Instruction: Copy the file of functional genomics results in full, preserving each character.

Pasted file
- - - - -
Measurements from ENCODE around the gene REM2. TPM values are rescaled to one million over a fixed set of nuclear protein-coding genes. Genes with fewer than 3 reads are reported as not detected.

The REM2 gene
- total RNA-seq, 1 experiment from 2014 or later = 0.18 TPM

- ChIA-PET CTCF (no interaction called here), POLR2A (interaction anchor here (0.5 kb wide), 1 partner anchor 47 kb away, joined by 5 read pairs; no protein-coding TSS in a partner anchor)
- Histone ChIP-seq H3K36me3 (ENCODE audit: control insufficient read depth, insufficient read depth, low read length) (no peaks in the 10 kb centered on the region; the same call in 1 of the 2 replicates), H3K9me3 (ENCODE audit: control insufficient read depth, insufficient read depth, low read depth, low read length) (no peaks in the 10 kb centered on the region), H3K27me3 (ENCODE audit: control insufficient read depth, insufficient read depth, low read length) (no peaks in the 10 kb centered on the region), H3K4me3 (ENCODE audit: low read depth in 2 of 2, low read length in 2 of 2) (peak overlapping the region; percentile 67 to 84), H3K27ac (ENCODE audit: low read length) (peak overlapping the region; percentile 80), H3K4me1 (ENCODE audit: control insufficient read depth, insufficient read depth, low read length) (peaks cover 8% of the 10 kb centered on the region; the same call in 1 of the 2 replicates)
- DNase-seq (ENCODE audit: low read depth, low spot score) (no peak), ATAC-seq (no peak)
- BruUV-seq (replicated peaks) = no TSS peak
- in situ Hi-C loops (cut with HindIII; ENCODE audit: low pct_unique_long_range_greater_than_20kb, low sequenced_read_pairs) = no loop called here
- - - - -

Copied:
Measurements from ENCODE around the gene REM2. TPM values are rescaled to one million over a fixed set of nuclear protein-coding genes. Genes with fewer than 3 reads are reported as not detected.

The REM2 gene
- total RNA-seq, 1 experiment from 2014 or later = 0.18 TPM

- ChIA-PET CTCF (no interaction called here), POLR2A (interaction anchor here (0.5 kb wide), 1 partner anchor 47 kb away, joined by 5 read pairs; no protein-coding TSS in a partner anchor)
- Histone ChIP-seq H3K36me3 (ENCODE audit: control insufficient read depth, insufficient read depth, low read length) (no peaks in the 10 kb centered on the region; the same call in 1 of the 2 replicates), H3K9me3 (ENCODE audit: control insufficient read depth, insufficient read depth, low read depth, low read length) (no peaks in the 10 kb centered on the region), H3K27me3 (ENCODE audit: control insufficient read depth, insufficient read depth, low read length) (no peaks in the 10 kb centered on the region), H3K4me3 (ENCODE audit: low read depth in 2 of 2, low read length in 2 of 2) (peak overlapping the region; percentile 67 to 84), H3K27ac (ENCODE audit: low read length) (peak overlapping the region; percentile 80), H3K4me1 (ENCODE audit: control insufficient read depth, insufficient read depth, low read length) (peaks cover 8% of the 10 kb centered on the region; the same call in 1 of the 2 replicates)
- DNase-seq (ENCODE audit: low read depth, low spot score) (no peak), ATAC-seq (no peak)
- BruUV-seq (replicated peaks) = no TSS peak
- in situ Hi-C loops (cut with HindIII; ENCODE audit: low pct_unique_long_range_greater_than_20kb, low sequenced_read_pairs) = no loop called here